The Department of Education is planning to amend the regulations for Title IX of the Education Amendments of 1972 put into place under the Trump administration and intends to release its proposed rule next May.
The amended rule will be “consistent with the priorities of the Biden-Harris Administration” — as indicated in the administration’s unified agenda of long-term actions — described in part by two executive orders President Biden issued this year on combating discrimination on the basis of gender or sexual orientation and guaranteeing an educational environment free of discrimination on the basis of sex.
The Title IX regulations enacted in 2020 by former secretary Betsy DeVos have been controversial, in part due to the mandated live hearings and cross-examinations for disciplinary proceedings — which over 40 higher education groups expressed their opposition to in a recent comment letter. Opponents of the regulations have also criticized how they limit the scope of off-campus misconduct complaints colleges must act upon and limit institutions’ ability to choose between a “preponderance of evidence” or “clear and convincing” evidentiary standard.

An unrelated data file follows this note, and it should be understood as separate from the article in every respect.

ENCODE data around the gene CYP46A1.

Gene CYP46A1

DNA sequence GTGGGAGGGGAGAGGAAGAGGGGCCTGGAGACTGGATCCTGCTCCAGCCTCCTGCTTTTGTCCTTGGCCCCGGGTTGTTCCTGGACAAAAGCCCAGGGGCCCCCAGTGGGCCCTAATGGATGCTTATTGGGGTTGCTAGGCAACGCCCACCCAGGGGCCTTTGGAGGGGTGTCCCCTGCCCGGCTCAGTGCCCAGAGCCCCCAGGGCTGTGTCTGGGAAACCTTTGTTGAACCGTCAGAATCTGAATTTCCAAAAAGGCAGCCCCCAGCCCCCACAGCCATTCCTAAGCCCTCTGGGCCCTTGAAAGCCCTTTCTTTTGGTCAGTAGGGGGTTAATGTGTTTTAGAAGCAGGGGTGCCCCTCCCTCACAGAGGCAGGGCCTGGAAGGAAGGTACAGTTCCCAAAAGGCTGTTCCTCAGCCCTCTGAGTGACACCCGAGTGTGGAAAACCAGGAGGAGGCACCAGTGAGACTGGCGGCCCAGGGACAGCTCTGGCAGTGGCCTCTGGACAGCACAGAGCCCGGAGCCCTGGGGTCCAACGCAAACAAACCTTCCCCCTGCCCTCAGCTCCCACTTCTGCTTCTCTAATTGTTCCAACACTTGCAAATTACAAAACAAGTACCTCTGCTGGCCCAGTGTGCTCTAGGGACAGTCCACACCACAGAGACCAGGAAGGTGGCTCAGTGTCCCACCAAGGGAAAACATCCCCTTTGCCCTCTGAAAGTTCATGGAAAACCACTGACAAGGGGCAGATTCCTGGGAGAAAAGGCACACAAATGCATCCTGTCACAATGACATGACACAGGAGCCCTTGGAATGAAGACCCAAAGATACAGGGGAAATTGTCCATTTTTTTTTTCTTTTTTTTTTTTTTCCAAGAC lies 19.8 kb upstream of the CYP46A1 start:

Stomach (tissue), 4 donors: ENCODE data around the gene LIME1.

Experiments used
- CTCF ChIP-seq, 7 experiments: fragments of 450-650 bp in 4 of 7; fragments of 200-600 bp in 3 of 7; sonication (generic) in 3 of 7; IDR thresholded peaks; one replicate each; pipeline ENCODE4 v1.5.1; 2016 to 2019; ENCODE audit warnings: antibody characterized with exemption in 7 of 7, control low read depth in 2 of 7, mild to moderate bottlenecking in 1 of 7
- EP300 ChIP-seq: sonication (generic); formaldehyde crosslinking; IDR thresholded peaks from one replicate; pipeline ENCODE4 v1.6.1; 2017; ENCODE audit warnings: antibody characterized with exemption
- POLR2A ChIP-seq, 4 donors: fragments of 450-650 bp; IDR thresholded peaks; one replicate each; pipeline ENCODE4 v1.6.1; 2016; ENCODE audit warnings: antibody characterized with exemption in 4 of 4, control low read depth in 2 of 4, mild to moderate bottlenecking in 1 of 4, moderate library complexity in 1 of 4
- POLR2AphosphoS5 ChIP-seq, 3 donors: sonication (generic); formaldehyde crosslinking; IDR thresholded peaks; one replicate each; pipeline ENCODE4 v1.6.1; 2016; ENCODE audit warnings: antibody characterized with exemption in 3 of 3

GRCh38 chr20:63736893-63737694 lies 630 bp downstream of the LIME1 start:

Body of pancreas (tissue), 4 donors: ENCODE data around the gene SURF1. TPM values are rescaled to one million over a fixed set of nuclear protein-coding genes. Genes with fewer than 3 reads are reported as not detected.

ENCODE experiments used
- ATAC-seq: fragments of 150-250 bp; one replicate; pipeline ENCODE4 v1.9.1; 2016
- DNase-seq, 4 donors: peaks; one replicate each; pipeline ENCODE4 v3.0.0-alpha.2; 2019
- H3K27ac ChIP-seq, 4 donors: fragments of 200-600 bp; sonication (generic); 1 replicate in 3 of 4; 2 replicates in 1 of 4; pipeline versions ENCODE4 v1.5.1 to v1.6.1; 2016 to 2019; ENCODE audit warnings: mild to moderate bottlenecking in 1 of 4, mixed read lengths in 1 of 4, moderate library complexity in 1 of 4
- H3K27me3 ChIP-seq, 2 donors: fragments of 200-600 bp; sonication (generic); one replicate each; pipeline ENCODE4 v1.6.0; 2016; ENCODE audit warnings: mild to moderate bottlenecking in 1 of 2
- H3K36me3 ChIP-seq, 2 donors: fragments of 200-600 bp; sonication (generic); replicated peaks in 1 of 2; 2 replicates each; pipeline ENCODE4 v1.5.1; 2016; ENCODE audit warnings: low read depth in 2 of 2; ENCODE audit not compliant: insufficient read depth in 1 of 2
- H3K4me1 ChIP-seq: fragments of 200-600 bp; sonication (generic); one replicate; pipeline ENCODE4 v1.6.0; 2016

The department held five days of public hearings at the beginning of June to gather feedback on the current regulations and input on what should or shouldn’t be changed.
While a change to the regulations appears imminent, the proposed amendments won’t come soon enough, said Know Your IX, a group that advocates for the end of sexual and dating violence in educational settings.
“Survivors can’t wait,” the organization tweeted. “As we found earlier this year, nearly 40% of survivors are being pushed out of education after seeking help from their school. We can’t sit around and wait for ED to correct the damage of the Trump administration.”
The Department of Education has not yet responded to a request for comment.